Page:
All of patients suffering from addiction and their families are offered Narcan prescriptions at the South Central Rehabilitation Center, 232 Cedar St., according to Program Director Benjamin Metcalf. While some people accept the prescription, there are still those who are not comfortable going to the pharmacy to obtain Narcan.

“There’s still a stigma associated with it. They’ll get these prescriptions from the doctor, but they won’t go to the pharmacy to get it because they don’t want people to think they have a drug problem,” Metcalf said.

Funaro said when he has a patient come in for a prescription, that’s the last thing on his mind.

“I’m not here to judge people. Whether you’re a drug use or not, the more Narcan we can get in people’s hands the more lives we can save, that’s the bottom line,” Funaro said.

The pharmacist said he is well aware that there are people in the neighborhood suffering from drug addiction and that’s why he thought it important to be trained. That’s also why he sells syringes in his store, with the goal of reducing the spread of HIV and hepatitis C among drug users. While Funaro said some people think offering Narcan and needles encourages drug use, he sees it as a public service.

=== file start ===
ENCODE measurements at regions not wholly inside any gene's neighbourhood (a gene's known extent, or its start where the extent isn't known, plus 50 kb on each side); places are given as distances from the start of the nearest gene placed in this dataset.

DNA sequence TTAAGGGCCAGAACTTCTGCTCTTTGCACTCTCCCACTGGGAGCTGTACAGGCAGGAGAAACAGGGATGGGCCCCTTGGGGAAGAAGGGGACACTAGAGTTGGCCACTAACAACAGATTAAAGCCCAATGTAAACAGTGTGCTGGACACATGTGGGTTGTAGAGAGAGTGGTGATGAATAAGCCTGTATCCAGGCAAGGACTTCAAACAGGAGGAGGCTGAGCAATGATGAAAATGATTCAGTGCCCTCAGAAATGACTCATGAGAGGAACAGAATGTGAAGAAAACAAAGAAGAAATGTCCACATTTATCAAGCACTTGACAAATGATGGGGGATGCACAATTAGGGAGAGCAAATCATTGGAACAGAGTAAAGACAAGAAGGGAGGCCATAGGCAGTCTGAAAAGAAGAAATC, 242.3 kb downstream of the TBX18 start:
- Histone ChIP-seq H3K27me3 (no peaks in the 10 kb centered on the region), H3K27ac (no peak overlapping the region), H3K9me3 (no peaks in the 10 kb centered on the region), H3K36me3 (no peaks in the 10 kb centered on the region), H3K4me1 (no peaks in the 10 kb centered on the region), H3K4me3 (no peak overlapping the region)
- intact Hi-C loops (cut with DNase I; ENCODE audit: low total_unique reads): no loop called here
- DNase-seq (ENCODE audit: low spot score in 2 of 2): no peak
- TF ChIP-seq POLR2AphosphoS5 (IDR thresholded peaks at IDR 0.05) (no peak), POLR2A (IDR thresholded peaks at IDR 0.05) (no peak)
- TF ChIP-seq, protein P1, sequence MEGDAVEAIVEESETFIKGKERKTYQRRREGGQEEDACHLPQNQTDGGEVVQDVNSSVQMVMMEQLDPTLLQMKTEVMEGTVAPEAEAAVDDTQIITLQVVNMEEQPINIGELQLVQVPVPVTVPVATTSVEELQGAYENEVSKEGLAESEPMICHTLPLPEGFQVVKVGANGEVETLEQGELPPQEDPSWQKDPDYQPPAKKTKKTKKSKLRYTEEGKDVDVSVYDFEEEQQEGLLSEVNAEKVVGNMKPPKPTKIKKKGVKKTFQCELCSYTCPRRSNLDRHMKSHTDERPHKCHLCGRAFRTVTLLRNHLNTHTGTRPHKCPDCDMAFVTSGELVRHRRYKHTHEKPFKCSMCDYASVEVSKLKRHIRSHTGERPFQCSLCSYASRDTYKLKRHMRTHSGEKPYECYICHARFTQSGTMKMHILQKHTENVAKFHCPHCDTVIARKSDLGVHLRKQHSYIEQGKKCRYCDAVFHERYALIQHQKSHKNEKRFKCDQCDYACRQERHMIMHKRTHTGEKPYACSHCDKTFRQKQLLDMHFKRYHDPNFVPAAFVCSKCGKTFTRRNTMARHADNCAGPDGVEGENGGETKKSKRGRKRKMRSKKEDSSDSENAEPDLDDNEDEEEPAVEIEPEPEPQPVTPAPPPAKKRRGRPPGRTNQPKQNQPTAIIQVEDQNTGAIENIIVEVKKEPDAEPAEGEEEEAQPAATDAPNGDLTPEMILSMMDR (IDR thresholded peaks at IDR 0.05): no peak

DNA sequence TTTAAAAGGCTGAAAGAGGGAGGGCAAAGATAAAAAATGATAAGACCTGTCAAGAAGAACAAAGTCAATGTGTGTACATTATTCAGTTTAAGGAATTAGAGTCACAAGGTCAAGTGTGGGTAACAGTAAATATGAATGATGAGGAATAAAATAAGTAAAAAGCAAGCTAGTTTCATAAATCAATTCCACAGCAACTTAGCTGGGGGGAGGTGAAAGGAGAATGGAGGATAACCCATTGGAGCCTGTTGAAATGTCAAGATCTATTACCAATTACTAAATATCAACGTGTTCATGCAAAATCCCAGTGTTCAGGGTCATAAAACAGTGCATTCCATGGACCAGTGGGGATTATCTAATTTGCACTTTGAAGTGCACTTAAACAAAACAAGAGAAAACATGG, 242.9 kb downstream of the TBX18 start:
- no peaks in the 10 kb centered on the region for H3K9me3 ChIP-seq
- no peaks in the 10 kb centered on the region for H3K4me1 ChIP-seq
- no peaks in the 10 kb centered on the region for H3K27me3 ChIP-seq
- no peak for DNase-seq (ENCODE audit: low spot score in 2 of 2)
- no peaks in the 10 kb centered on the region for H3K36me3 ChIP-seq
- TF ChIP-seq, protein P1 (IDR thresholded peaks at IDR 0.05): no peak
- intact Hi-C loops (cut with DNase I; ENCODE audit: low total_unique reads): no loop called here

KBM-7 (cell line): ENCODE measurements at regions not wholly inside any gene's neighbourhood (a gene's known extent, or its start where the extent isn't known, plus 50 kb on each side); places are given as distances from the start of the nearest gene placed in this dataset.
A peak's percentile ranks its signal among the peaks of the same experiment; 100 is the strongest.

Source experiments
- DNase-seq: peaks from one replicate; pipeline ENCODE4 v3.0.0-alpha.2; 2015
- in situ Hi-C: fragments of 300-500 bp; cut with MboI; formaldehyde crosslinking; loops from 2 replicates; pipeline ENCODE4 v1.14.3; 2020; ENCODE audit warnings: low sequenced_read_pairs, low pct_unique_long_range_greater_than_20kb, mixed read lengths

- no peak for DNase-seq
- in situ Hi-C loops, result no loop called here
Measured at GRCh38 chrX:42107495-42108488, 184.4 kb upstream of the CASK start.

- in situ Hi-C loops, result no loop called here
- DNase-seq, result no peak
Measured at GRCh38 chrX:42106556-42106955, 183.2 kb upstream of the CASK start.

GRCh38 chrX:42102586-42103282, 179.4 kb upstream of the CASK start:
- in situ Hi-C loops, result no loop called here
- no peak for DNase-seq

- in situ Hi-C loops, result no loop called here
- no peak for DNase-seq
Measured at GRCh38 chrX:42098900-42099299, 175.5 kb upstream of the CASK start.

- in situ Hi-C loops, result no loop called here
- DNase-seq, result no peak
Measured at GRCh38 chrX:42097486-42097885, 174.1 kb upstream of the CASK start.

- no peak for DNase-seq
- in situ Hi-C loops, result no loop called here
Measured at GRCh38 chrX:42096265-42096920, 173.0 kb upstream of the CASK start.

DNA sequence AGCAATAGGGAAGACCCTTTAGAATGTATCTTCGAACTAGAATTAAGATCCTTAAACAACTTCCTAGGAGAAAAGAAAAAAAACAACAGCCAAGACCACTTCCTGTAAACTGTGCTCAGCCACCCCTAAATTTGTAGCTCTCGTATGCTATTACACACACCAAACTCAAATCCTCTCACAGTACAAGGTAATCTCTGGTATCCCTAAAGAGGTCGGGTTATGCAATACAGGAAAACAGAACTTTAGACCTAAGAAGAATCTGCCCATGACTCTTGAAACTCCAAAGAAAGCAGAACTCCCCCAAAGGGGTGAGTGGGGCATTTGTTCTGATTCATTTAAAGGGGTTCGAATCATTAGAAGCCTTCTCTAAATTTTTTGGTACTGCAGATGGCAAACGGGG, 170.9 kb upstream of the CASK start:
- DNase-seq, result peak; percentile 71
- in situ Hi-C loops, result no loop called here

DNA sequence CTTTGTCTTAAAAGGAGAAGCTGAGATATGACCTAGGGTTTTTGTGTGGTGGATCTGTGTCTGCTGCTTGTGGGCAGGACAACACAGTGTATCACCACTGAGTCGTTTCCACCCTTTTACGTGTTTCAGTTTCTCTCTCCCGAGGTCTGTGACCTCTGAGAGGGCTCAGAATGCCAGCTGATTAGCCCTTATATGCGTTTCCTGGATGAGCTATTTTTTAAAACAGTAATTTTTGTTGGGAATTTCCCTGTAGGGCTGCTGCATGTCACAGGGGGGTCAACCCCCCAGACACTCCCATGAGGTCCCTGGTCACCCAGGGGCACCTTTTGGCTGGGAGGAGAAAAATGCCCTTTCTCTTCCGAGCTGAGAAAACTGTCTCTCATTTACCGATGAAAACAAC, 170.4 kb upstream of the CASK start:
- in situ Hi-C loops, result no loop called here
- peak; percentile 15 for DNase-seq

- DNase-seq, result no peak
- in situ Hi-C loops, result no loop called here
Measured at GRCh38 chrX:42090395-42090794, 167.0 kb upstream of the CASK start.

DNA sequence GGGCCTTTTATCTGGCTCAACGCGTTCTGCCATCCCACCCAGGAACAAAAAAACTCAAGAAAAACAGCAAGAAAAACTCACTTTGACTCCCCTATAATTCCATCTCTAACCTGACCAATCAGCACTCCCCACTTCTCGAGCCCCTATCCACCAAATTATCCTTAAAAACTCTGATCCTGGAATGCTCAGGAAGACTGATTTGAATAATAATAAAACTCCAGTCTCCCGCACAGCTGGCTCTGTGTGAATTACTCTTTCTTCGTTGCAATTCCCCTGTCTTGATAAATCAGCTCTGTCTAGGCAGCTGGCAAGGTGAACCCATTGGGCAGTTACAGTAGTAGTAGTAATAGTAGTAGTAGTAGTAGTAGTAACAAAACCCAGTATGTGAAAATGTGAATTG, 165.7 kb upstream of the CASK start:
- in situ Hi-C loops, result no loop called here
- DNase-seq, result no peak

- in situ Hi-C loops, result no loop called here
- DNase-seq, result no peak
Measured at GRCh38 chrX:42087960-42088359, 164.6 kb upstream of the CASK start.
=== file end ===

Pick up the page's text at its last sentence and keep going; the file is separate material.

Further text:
“You have to serve the people where you’re located. We know what people are doing, and you may not agree with that lifestyle, but as a health professional, you have to make sure they are doing it as safe as possible and with the least amount of harm to the community overall,” Funaro said.

Fulton said people who oppose the drug have also said drug users will see it as a safety net, that they can throw caution to the wind and use as much opioid as they want and still have the Narcan just in case of an overdose.

“It’s not about that. Our whole thing is to get people to recovery at some point in their lives. It might take them several overdoses and several Narcans to get them there, but at least they’re still alive and able to make the decision to turn things around, no matter how long it takes. That’s what’s important,” Fulton said.

She and other healthcare professionals like Metcalf and Funaro said there is still a lot of work to be done in the battle against drug addiction, and giving access to Narcan is just one piece of it.

“We’re really trying to get people to see that it’s very safe, it’s important to have, and it can give someone another chance for recovery,” Fulton said. “We have a long road ahead of us and we need people to be informed and to take action.”